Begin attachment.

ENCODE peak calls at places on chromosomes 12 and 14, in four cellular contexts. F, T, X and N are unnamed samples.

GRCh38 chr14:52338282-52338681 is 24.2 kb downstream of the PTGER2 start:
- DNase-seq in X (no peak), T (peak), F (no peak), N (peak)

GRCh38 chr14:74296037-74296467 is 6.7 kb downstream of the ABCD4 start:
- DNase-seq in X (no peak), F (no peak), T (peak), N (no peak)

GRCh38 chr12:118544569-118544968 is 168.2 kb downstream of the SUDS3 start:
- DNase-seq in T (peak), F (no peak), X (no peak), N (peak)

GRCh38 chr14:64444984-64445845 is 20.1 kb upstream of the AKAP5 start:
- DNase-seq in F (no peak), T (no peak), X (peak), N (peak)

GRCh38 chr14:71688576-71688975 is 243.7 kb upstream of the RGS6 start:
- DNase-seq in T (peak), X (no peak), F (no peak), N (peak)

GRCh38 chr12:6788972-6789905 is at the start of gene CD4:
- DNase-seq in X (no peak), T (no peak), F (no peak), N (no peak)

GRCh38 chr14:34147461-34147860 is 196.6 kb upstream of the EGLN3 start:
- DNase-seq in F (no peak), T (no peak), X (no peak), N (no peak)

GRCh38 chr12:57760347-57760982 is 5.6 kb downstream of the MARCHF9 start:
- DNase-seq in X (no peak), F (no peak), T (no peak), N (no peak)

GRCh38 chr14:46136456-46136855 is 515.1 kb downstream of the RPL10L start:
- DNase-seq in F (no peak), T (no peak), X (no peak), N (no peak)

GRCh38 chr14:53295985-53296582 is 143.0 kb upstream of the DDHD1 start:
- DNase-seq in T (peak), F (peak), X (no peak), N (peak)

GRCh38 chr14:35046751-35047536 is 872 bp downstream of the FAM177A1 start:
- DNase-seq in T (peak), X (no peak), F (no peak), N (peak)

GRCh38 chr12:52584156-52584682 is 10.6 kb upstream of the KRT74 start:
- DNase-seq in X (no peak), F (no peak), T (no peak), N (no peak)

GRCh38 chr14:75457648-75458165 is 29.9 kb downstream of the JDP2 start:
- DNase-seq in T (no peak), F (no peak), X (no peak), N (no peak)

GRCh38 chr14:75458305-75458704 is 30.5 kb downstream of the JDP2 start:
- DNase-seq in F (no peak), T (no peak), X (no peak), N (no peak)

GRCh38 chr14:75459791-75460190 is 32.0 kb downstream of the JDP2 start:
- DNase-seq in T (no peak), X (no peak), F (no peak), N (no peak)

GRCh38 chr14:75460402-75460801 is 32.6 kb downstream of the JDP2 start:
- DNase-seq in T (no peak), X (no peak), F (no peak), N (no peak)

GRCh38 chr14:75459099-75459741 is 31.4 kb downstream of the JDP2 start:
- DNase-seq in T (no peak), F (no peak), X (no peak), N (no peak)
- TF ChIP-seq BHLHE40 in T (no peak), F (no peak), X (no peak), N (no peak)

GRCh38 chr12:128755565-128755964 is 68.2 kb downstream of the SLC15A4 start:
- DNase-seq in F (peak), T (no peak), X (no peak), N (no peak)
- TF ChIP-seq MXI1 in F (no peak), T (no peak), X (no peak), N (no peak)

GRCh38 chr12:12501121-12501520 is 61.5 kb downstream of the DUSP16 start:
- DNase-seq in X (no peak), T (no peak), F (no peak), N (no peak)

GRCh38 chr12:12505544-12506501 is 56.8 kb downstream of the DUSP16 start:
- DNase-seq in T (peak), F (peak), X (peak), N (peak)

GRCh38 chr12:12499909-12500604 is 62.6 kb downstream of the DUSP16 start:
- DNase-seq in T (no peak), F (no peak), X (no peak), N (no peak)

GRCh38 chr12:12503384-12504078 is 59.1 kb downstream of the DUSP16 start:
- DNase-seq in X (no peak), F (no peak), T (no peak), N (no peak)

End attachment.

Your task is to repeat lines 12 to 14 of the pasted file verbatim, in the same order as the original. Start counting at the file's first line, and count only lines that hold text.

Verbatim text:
GRCh38 chr12:6788972-6789905 is at the start of gene CD4:
- DNase-seq in X (no peak), T (no peak), F (no peak), N (no peak)

GRCh38 chr14:34147461-34147860 is 196.6 kb upstream of the EGLN3 start: